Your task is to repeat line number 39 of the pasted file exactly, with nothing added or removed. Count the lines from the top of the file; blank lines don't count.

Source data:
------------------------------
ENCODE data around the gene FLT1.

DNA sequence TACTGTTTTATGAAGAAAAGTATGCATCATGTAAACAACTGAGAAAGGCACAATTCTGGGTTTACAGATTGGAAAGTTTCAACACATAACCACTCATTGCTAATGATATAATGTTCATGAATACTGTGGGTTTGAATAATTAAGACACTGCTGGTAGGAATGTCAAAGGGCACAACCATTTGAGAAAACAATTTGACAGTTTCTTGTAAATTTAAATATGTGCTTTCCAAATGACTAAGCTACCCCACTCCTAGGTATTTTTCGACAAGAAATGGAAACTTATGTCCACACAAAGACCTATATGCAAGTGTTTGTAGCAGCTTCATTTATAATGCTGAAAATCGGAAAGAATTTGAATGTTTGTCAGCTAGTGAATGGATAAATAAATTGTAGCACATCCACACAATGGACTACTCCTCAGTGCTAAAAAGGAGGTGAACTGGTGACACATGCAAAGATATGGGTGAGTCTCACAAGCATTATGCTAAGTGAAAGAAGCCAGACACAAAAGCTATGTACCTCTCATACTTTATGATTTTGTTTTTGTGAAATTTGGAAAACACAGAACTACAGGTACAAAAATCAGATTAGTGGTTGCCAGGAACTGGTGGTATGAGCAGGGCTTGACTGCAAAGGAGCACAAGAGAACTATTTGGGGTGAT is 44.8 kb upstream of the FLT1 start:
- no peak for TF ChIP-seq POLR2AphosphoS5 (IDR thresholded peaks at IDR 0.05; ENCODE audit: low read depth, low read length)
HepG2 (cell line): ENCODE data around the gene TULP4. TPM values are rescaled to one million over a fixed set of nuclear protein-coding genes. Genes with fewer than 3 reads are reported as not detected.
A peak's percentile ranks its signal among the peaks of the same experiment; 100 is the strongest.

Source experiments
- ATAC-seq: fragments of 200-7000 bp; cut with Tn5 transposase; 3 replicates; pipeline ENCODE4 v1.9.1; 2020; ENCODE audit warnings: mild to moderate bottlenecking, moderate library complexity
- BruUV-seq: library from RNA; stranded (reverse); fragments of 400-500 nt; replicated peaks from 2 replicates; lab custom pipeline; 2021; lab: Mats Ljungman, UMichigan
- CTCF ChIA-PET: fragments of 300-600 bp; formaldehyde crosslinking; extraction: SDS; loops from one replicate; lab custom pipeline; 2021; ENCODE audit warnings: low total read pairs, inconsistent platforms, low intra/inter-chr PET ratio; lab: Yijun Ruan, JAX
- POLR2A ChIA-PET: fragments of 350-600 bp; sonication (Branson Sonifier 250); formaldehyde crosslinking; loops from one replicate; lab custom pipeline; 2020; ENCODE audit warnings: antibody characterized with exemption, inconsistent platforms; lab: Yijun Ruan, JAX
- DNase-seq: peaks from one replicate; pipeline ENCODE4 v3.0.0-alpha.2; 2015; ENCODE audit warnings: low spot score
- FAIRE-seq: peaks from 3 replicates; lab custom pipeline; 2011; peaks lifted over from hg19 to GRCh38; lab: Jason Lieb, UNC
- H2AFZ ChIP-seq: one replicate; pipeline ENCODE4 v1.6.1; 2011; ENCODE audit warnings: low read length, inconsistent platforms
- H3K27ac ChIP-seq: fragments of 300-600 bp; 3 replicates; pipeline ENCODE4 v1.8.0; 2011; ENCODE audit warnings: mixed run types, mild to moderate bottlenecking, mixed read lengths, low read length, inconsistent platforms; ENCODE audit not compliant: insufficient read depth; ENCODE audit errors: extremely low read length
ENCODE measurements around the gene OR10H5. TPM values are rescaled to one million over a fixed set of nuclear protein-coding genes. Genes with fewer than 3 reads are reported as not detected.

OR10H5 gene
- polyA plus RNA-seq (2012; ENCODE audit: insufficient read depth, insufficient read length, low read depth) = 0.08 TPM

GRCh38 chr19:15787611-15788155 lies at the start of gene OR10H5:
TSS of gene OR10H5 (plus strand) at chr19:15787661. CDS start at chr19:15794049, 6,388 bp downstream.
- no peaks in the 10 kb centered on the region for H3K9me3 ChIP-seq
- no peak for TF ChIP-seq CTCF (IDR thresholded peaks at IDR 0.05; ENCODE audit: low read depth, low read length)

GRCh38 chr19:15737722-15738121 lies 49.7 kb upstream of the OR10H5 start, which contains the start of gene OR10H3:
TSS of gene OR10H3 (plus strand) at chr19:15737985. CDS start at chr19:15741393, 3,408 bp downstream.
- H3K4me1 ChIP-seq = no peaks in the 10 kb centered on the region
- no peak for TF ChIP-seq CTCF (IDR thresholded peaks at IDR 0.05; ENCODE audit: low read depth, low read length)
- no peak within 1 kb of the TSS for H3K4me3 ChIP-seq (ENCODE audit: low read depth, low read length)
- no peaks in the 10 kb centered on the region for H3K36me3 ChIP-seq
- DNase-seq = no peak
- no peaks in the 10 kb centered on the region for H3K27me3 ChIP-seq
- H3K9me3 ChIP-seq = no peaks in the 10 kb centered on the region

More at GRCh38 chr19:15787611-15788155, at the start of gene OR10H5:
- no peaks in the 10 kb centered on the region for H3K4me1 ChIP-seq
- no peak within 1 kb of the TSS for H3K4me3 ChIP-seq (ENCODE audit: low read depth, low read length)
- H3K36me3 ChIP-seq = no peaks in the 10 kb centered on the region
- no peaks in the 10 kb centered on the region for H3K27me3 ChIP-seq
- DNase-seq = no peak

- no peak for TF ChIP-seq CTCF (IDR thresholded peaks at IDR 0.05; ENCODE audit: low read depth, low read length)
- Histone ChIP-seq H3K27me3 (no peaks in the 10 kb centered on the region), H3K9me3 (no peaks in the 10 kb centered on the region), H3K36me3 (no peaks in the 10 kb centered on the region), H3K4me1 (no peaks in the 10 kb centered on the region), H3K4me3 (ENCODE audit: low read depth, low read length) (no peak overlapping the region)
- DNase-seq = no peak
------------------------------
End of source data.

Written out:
- DNase-seq = no peak